Listening to: The House of Eliott (gotta love British daytime TV)
Now that I've finished my US taxes, and the happy dance that goes along with it
(Ohh, don't worry, my American readers, your Mother's Day is still in May. Aaaaand breathe.)
I have been celebrating a lot of "This day one year ago's"... the first day I was pregnant but didn't know it (that would explain the nausea)... the first big birthday bash I went to and was pregnant and didn't know it (that would explain the nausea)...and the day last year we celebrated my mother-in-law's mum-ness, in a restaurant in which I almost fell asleep in a plate of potato skins, because I was pregnant and didn't know it (that would also explain the nausea).
But would you believe that nearly four months into all-new motherhood, I recently looked at my mother-in-law and asked her what she wanted to do for Mother's Day. Here's what happened.
Her: "It's up to you."
Me: "Uh. No, I think it's up to you. You're the mom."
Her: "So are you."
You would have thought that the countless bouts of morning sickness and the stress and the waddling and the stress and the eight-and-a-half months of going without coffee (something akin to sheer madness) and the stress and then the childbirth and oh man, I'm holding a baby in my arms and she's staring at me and I'm looking right back at her...and the bottomless helplessness, the sticky-eyed nightfeeds, the doorways that move in the dark, and the stress, the mastitis and the horrors of truckloads of laundry composed of baby clothes I'm still learning how to snap...
You would have thought after all that, I would have realized that Mother's Day is my day too.
That after all of these things, I could ever deserve such a day.
Maybe it's something every new mother feels. It's sort of like putting on a new uniform. A uniform that is either too small or too big, for a job you're not sure you can do right, let alone well.
|Image from here. A fabulous site.|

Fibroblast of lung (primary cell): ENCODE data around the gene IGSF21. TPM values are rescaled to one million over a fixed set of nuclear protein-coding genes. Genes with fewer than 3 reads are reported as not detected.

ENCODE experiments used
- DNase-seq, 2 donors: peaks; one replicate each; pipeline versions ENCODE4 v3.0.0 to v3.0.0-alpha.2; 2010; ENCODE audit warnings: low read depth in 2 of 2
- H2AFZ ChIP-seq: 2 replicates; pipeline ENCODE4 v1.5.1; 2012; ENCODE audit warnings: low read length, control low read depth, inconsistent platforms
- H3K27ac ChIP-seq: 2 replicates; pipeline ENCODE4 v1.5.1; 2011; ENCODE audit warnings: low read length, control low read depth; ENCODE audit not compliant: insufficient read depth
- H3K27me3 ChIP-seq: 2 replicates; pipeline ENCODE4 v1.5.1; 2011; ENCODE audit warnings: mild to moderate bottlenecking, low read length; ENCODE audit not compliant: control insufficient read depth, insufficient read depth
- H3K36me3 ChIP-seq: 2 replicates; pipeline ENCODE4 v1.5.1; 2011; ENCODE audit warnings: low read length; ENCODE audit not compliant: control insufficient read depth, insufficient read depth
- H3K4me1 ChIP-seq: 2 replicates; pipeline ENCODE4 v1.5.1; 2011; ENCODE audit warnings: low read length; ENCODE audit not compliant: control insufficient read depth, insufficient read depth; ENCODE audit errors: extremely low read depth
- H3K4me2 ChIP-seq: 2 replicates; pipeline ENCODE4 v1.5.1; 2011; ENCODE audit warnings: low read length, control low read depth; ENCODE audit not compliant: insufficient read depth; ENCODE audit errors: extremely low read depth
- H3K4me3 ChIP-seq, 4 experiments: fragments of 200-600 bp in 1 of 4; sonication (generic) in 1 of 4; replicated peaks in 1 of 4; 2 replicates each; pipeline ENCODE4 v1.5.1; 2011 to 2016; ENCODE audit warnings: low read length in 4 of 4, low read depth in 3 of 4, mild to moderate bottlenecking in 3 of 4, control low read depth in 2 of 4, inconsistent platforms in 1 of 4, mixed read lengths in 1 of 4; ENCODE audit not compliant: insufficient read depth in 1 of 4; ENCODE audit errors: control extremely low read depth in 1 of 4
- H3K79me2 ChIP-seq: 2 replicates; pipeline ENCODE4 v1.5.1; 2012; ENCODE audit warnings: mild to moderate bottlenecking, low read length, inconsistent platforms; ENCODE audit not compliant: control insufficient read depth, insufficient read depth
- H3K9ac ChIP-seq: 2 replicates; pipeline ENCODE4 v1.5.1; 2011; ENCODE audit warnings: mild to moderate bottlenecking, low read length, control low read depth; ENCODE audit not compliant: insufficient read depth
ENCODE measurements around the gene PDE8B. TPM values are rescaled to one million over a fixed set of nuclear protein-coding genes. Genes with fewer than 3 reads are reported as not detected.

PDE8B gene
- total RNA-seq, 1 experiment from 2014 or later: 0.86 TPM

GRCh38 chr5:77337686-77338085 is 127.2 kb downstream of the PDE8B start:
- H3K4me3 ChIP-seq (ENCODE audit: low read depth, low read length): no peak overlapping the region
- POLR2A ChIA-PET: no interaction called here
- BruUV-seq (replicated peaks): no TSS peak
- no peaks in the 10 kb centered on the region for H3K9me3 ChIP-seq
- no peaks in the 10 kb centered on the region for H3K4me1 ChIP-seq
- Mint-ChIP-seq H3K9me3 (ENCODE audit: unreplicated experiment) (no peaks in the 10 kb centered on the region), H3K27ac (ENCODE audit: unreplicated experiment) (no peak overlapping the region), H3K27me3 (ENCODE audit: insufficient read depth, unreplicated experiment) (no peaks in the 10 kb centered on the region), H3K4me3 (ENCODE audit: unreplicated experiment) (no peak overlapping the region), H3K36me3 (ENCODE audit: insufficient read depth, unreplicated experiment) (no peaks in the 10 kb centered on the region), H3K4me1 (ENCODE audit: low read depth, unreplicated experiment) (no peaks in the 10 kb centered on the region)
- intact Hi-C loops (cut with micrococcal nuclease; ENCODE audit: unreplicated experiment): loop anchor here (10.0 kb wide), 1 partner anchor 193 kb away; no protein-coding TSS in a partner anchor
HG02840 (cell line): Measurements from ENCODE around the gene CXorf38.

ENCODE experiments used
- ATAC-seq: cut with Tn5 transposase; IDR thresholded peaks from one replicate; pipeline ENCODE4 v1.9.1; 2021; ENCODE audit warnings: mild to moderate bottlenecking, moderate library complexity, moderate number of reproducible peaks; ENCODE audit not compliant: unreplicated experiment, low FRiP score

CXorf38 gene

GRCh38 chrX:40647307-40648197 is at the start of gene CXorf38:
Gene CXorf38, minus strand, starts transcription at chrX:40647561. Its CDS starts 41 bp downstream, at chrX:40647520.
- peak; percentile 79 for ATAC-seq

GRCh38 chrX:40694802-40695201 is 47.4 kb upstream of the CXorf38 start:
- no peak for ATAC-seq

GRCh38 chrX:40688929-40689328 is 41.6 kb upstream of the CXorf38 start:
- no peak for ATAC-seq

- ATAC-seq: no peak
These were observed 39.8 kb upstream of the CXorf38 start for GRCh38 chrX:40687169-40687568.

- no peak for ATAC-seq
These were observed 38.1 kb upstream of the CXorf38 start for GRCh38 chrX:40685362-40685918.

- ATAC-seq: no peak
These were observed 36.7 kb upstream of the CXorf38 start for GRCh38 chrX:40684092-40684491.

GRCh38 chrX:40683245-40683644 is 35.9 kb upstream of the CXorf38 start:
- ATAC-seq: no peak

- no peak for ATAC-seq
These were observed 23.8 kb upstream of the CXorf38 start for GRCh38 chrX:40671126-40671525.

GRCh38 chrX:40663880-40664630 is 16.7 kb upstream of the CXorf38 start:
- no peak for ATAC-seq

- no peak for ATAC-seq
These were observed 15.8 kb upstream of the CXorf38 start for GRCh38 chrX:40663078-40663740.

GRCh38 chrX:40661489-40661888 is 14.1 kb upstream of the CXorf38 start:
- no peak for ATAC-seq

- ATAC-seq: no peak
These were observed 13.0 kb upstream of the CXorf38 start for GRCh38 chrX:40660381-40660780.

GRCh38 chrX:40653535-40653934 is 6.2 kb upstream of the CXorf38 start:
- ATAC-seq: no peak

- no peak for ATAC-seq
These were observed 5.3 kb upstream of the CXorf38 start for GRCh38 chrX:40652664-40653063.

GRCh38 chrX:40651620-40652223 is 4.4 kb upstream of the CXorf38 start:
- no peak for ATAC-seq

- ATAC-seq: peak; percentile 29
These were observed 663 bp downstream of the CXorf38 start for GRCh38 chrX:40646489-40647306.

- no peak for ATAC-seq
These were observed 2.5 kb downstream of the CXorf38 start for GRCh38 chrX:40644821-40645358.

Motherhood (and parenthood in general) is just something you learn as you go. You can read every book under the sun, and you can listen to advice (whether it's solicited or not), but you won't truly know how to do it until you are actually doing it.
Googling keywords will not teach you how to change a diaper. A Youtube video will not teach you how to bathe a baby. (Believe me, I tried these. For all their knowledge, they didn't work. I still got baby poop in my hair, and worried that her diaper was on too tight/too loose/too high/too low. And I didn't really learn about bathing a baby until I felt her warm weight in my hand and tried to hold her still while her screams shredded the kitchen. But after most of the water ended up on me, and after a huge lump in my throat, I had a clean baby in the end, so.)
Maybe I had been too caught up in the spin of my daughter: her needs, her feeds, the shape of her mouth when she sleeps, her little hand wrapped around my finger.
Maybe I forgot - or perhaps didn't pause long enough to let it sink in - what my husband told me not long ago: That when I leave the room, she cranks her head around and watches the doorway, waiting for me to return.
She actually does that. I mean, wow.
Maybe it's the first time I have ever felt needed.
Feeling needed is a terrifying and wonderful thing. It is equal parts sweetness and worry. To me, it's what being a mother is all about.
And so, while I very hesitantly don this new uniform, still creased from the shop shelves, priceless tags still swinging, I whole-heartedly wish an early Happy Mother's Day to my mother, mother-in-law, and step-mom and my Granny and Grandmas on both sides. A hats off also to all mothers around the world. You sacrificed long showers and hot dinners to a baby's cry. You work hard and for absolutely nothing. You know it's not about a card, or a gift, or flowers. Mother's Day is a reminder of who you are and what you mean to your family, in case time makes you forget.
Thank you to all those ladies out there who have been there, or who are still there. To the ladies just starting the journey and pulling that new uniform up over their heads for the first time. Thank you to all those who learned and loved and give us life.
(And this year on Sunday, I will bounce my baby on my knee...and raise a glass to me!)
Happy Wednesday, everyone.